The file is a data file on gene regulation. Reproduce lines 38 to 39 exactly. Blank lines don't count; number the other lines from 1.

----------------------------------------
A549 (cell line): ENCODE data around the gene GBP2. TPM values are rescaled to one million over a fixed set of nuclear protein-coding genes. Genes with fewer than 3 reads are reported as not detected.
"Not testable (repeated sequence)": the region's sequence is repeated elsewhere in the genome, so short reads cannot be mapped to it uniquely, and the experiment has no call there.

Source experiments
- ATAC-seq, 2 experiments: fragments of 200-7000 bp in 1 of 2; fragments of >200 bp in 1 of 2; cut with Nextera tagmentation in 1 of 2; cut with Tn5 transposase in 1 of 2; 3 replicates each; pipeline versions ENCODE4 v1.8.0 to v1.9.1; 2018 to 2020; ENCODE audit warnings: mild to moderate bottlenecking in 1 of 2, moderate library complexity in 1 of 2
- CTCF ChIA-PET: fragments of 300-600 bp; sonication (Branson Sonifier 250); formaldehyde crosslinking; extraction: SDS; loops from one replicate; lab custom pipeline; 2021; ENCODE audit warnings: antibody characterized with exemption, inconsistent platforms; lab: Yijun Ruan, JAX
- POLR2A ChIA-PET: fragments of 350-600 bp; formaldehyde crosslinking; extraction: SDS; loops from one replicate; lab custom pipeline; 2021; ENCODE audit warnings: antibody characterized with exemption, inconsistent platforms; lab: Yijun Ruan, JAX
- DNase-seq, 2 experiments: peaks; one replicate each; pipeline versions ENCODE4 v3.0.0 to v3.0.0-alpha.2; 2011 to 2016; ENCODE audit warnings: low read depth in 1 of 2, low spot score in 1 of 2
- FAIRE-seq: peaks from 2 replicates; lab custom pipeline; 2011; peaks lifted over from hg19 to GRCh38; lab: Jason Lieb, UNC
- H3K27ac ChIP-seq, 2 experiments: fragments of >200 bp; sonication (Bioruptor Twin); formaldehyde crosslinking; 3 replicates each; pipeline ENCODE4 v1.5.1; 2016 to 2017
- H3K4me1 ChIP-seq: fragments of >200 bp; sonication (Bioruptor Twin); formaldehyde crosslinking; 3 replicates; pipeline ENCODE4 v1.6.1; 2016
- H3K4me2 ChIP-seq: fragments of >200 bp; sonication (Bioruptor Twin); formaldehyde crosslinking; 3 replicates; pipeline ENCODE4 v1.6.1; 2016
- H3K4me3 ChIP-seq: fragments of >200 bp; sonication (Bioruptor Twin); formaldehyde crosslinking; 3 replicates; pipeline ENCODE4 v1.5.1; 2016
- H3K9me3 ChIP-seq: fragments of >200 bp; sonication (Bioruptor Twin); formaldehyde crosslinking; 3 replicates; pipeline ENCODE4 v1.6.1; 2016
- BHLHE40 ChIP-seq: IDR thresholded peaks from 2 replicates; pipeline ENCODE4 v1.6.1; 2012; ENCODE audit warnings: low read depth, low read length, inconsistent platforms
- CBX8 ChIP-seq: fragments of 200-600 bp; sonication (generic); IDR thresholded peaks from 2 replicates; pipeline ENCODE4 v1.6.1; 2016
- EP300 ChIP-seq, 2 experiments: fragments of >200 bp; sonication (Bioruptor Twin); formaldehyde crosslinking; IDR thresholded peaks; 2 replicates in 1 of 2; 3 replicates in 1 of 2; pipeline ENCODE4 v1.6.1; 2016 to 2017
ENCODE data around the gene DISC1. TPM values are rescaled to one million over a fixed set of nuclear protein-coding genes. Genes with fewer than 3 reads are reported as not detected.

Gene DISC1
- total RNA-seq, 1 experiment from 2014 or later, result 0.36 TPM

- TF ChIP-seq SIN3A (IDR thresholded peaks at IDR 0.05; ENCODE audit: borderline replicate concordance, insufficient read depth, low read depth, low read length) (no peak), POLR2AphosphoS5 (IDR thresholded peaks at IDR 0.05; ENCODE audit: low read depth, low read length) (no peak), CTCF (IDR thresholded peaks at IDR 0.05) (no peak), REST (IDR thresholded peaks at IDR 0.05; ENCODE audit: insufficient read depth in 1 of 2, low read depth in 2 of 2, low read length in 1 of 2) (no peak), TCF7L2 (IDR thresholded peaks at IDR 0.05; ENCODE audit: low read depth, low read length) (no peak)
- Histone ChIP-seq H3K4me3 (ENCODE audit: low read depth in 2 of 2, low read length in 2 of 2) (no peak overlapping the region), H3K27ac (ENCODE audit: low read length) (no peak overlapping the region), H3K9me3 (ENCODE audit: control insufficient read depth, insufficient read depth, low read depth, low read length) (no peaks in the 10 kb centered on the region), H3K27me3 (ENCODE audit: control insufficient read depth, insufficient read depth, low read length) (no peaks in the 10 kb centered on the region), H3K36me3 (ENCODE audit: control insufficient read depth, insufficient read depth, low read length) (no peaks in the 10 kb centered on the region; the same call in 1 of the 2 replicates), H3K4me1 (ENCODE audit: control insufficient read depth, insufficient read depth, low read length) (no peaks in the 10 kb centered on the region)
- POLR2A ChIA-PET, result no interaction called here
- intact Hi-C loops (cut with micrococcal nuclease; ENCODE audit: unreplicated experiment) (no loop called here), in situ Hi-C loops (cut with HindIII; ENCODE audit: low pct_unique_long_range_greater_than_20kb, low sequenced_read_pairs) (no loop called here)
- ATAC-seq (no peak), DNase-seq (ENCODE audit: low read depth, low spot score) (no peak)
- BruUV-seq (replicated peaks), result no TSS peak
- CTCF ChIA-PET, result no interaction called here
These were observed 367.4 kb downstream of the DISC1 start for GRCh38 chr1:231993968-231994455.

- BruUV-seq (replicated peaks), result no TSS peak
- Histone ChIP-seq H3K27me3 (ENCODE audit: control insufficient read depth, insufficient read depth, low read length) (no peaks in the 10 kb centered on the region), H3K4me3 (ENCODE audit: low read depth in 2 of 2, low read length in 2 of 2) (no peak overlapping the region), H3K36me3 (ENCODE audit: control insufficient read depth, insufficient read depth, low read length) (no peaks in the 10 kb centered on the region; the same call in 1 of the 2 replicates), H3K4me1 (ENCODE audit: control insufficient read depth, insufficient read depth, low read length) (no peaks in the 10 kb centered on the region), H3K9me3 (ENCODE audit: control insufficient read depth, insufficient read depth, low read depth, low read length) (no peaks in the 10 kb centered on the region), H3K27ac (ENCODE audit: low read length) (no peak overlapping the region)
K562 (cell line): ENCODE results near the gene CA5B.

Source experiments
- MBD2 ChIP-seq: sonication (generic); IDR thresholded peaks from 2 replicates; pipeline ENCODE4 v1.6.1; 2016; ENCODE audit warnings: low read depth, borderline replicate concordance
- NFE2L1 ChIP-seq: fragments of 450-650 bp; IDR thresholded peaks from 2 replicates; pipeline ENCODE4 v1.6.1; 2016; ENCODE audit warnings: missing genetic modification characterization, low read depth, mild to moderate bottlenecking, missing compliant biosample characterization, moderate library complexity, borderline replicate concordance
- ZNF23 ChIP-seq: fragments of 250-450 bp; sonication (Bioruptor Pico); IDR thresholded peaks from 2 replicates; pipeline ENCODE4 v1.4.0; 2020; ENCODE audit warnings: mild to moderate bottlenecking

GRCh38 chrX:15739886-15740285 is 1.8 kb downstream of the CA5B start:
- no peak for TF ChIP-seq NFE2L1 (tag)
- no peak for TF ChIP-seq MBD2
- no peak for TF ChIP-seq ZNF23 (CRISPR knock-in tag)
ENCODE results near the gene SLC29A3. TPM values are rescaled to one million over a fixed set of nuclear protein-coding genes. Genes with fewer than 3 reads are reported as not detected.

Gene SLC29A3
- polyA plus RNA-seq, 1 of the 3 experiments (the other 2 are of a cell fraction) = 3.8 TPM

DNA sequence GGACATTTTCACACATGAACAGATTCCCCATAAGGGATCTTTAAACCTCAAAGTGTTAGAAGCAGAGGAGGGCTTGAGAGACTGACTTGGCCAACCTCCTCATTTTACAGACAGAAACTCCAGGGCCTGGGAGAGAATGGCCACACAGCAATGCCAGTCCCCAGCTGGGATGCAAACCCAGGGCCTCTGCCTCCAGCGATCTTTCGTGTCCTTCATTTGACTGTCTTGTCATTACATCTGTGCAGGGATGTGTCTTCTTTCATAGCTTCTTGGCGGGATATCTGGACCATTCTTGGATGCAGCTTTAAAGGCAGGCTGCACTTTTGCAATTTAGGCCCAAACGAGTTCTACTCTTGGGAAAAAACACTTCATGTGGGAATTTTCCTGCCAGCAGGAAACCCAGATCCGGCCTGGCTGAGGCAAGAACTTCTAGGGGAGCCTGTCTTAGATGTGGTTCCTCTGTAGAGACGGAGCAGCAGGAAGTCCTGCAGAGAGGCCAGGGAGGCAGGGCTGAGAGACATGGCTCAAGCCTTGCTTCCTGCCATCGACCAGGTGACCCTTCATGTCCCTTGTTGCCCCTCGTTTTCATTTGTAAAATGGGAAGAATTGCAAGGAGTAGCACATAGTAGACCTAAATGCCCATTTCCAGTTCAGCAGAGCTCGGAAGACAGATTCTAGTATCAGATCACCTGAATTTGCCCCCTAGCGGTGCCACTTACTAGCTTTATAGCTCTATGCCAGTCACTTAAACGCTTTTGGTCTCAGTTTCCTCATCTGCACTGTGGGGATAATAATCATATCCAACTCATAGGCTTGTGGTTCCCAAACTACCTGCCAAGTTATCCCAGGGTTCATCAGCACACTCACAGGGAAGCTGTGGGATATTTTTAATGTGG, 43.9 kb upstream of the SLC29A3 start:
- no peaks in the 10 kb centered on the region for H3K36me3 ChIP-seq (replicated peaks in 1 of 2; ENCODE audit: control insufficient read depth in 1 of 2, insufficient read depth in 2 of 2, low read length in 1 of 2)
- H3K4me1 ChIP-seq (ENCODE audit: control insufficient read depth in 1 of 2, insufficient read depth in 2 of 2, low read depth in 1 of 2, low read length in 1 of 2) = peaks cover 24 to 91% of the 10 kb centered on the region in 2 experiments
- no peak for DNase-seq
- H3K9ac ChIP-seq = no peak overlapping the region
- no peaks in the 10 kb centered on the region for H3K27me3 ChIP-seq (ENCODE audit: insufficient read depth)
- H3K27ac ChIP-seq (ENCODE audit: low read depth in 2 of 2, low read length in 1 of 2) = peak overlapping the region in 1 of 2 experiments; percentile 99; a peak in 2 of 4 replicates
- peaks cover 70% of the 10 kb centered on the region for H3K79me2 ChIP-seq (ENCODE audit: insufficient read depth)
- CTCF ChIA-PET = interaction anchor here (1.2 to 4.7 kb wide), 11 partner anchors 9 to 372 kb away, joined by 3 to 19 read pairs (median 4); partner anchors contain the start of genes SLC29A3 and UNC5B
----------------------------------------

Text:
- no peak for TF ChIP-seq ZNF23 (CRISPR knock-in tag)
ENCODE results near the gene SLC29A3. TPM values are rescaled to one million over a fixed set of nuclear protein-coding genes. Genes with fewer than 3 reads are reported as not detected.